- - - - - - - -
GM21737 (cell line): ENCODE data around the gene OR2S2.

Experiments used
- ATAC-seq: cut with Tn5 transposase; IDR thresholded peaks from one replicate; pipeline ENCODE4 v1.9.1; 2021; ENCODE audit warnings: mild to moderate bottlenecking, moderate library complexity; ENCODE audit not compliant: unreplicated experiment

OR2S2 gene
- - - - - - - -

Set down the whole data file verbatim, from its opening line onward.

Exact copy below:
GM21737 (cell line): ENCODE data around the gene OR2S2.

Experiments used
- ATAC-seq: cut with Tn5 transposase; IDR thresholded peaks from one replicate; pipeline ENCODE4 v1.9.1; 2021; ENCODE audit warnings: mild to moderate bottlenecking, moderate library complexity; ENCODE audit not compliant: unreplicated experiment

OR2S2 gene